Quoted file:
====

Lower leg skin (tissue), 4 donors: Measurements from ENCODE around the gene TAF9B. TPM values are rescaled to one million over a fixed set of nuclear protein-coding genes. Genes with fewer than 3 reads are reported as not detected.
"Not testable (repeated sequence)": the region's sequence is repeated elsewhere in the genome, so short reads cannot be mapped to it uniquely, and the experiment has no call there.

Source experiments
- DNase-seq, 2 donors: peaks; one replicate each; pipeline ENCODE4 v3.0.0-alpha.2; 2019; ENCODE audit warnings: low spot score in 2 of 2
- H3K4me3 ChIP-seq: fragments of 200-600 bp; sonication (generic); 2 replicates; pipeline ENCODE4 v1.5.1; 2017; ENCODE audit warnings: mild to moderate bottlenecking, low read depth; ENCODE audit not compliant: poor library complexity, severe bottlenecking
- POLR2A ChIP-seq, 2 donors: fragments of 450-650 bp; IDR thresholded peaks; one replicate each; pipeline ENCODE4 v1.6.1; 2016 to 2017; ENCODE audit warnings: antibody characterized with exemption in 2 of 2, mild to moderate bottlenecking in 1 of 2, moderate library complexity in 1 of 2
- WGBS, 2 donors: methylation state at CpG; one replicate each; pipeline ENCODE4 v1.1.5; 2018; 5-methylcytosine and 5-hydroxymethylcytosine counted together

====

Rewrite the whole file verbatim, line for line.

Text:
Lower leg skin (tissue), 4 donors: Measurements from ENCODE around the gene TAF9B. TPM values are rescaled to one million over a fixed set of nuclear protein-coding genes. Genes with fewer than 3 reads are reported as not detected.
"Not testable (repeated sequence)": the region's sequence is repeated elsewhere in the genome, so short reads cannot be mapped to it uniquely, and the experiment has no call there.

Source experiments
- DNase-seq, 2 donors: peaks; one replicate each; pipeline ENCODE4 v3.0.0-alpha.2; 2019; ENCODE audit warnings: low spot score in 2 of 2
- H3K4me3 ChIP-seq: fragments of 200-600 bp; sonication (generic); 2 replicates; pipeline ENCODE4 v1.5.1; 2017; ENCODE audit warnings: mild to moderate bottlenecking, low read depth; ENCODE audit not compliant: poor library complexity, severe bottlenecking
- POLR2A ChIP-seq, 2 donors: fragments of 450-650 bp; IDR thresholded peaks; one replicate each; pipeline ENCODE4 v1.6.1; 2016 to 2017; ENCODE audit warnings: antibody characterized with exemption in 2 of 2, mild to moderate bottlenecking in 1 of 2, moderate library complexity in 1 of 2
- WGBS, 2 donors: methylation state at CpG; one replicate each; pipeline ENCODE4 v1.1.5; 2018; 5-methylcytosine and 5-hydroxymethylcytosine counted together